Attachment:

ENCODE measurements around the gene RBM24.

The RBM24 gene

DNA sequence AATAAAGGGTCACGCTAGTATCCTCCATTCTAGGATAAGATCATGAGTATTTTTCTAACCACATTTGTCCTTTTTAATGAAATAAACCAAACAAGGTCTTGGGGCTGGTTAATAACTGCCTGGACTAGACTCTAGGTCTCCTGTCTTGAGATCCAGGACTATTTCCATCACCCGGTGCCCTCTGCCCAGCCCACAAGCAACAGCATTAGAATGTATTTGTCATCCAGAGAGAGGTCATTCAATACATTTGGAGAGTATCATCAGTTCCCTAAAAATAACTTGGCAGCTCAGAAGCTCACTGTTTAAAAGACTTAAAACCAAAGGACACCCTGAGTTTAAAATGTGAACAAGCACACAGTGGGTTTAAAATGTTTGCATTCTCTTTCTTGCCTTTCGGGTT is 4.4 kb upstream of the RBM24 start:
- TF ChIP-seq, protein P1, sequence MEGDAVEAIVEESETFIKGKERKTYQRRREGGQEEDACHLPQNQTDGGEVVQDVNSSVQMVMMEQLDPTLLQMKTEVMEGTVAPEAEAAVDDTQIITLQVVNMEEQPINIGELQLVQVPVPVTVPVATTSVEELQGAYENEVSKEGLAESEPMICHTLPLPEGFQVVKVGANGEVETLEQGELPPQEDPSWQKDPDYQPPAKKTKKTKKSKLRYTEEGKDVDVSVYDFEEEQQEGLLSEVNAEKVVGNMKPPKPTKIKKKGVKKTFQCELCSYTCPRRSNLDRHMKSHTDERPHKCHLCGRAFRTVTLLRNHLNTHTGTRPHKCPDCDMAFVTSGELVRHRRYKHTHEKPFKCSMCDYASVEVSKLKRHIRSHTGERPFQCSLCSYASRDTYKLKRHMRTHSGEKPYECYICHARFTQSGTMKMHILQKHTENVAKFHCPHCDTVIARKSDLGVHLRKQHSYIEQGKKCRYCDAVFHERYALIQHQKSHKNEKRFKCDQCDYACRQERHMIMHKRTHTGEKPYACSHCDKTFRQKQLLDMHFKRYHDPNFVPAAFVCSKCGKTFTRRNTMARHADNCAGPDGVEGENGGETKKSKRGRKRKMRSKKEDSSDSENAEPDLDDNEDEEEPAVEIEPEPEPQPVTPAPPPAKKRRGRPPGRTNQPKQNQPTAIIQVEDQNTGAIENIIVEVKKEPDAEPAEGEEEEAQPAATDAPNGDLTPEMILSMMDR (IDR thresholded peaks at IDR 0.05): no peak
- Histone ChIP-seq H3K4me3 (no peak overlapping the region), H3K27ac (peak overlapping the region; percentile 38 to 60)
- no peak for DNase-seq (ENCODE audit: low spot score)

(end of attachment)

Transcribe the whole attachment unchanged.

ENCODE measurements around the gene RBM24.

The RBM24 gene

DNA sequence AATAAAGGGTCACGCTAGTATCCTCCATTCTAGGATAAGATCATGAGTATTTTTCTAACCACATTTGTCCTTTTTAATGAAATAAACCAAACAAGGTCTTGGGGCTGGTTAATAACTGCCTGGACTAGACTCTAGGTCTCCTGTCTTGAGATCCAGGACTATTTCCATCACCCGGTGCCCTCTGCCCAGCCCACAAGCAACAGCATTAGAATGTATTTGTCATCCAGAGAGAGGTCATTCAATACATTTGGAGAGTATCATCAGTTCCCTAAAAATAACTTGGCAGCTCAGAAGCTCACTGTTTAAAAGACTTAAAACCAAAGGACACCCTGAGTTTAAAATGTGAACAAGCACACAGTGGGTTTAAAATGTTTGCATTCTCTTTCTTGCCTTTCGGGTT is 4.4 kb upstream of the RBM24 start:
- TF ChIP-seq, protein P1, sequence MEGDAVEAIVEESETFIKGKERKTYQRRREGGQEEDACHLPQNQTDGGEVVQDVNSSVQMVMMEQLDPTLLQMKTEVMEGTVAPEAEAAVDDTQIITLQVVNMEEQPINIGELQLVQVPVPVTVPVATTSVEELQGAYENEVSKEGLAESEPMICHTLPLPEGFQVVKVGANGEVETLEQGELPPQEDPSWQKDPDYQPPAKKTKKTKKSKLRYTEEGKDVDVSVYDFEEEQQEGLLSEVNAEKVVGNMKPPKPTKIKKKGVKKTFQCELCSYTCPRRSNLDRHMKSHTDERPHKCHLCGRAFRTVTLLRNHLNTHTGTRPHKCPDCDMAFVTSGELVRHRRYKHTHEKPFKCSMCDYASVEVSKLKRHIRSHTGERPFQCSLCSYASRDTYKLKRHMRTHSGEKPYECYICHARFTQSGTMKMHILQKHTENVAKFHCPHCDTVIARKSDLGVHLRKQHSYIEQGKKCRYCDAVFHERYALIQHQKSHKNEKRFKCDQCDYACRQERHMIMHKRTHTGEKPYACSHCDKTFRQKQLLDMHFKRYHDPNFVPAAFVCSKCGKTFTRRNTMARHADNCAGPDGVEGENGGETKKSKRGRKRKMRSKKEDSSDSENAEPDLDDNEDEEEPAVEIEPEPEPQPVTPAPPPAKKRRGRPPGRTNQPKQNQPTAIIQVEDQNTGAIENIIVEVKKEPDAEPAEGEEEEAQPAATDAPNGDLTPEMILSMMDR (IDR thresholded peaks at IDR 0.05): no peak
- Histone ChIP-seq H3K4me3 (no peak overlapping the region), H3K27ac (peak overlapping the region; percentile 38 to 60)
- no peak for DNase-seq (ENCODE audit: low spot score)